ARRIVING to a jam packed Skeld Hall for Saturday night’s folk festival concert I was reminded how important the efforts of the local committees are in making the festival run smoothly when, no chairs in sight, I was found an extra one by some helpful hall hands and installed at the back of the room, ready for the night’s music.
First on were young local instrumental duo Shaun and Iwan playing a mixture of tunes and songs on guitar, mandolin and ukelele.
Seemingly unfazed with the task of opening the gig, they ran through a set which included traditional Shetland and Orkney reels, gypsy jazz tunes and even a warmly received take on Disney’s King of the Swingers and Bear Necessities. An original, funk laden tune Stevie’s written by Shau and Iwan for Stevie Wonder was included before the polite pair ended their stint with a round of thank-yous for everyone from former teachers to the audience themselves.
Frank Yamma, the second artist on the bill, is the perfect example of all I love about the festival. The indigenous Australian is an act I may never have heard, but unexpectedly became one of the highlights of my weekend.
His spellbinding self penned songs were sung with soulful vocals, and accompanied by rootsy guitar, and often heartbreaking imagery – for example on ‘She Cried’ – they had a powerful impact. Dark moments were however lifted with fine finger picking and beautiful melodies, and there was a touch of Paul Weller about the last tune, to my ears, at least.
Also slightly unexpected was the full cowboy get up of third act, the Lost Highway Ensemble. The band, featuring cajon, double bass, banjo and guitar and local man Drew Robertson got the crowd clapping along to their blend of classic country hits by the likes of Bill Monroe and Hank Williams.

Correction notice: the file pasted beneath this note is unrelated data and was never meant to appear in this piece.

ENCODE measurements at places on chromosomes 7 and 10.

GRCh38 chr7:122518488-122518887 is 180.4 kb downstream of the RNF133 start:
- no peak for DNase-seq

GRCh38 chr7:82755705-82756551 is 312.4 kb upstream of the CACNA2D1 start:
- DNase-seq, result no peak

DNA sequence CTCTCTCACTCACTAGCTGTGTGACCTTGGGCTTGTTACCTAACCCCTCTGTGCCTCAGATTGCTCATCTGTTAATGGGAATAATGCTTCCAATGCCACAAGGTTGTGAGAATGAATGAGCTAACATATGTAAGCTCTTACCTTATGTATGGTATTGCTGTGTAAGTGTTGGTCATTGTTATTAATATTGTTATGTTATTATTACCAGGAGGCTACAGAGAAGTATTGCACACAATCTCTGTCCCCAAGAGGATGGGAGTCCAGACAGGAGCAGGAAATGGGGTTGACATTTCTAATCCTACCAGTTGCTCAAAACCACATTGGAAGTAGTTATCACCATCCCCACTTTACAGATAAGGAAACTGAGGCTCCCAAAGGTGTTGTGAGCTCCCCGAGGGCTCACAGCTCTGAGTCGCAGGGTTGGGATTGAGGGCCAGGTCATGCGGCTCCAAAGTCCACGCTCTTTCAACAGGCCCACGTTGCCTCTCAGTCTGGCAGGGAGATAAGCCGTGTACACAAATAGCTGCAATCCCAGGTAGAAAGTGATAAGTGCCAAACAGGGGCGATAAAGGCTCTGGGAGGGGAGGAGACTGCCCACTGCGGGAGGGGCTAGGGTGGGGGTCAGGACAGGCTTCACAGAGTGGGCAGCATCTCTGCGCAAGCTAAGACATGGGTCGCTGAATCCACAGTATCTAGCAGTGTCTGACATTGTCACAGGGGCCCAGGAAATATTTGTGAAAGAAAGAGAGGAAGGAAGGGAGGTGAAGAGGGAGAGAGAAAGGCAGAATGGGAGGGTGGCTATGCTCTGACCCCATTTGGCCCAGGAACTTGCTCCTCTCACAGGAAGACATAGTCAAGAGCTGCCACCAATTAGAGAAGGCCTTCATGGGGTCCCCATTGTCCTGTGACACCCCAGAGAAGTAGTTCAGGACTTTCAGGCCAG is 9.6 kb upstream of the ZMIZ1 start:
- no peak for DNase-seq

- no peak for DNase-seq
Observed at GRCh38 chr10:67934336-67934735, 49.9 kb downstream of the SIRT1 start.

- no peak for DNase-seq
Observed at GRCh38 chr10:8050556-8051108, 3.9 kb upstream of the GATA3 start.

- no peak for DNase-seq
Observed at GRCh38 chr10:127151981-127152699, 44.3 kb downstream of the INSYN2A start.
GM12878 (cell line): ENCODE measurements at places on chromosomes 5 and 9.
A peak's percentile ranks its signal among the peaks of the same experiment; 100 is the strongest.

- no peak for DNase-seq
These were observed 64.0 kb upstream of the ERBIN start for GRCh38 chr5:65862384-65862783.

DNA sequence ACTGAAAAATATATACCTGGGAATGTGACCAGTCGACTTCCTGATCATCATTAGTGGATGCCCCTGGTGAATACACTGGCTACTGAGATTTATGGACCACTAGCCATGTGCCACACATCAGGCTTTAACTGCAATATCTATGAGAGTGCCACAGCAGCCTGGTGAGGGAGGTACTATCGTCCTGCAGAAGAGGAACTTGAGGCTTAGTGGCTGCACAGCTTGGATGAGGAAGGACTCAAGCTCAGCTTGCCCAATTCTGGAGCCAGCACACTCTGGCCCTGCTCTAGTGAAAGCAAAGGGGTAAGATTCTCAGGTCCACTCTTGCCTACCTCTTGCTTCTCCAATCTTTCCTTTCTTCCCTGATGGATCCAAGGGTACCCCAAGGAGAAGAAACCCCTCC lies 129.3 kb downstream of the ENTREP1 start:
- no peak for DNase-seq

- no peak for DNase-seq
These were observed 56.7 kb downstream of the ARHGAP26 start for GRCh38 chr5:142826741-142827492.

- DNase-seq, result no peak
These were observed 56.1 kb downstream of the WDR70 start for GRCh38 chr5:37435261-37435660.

After a short break, fiddler Duncan Chisholm took to the stage accompanied by Jarlath Henderson on Uilleann pipes and Matheu Watson on guitar.
The trio had me utterly transfixed. Chisholm’s playing on the breathtaking unnamed slow air known simply as ‘Number 106’ is simply unparalleled, while the precise, sensitive accompaniment and clever arrangements on tunes such as ‘Craskie’, written for the fiddler’s family home, made for a truly magical set.
While that act could be seen as a vehicle for Chisholm’s musical vision of swelling slow airs, the final band of the night, Flook, are very much a collaborative musical union.
Last at the festival 17 years ago, the four piece opened with a lively set of reels, the low whistle and flute from Brian Finnegan and Sarah Allen backed perfectly by guitar and bodhran.
Not usually an instrument I would necessarily notice in its own right, John Joe Kelly’s adept and inventive percussion took the tunes to another level, joining forces with the guitar of Ed Boyd to almost become one instrument and create a sound that is distinctive and very exciting.
It’s can be a struggle – though not a very serious one – to think of a way to praise the festival gigs without sounding gushy, but both the programming and quality of the acts this year has been sublime. So I’ll just gush… a big well done to all involved.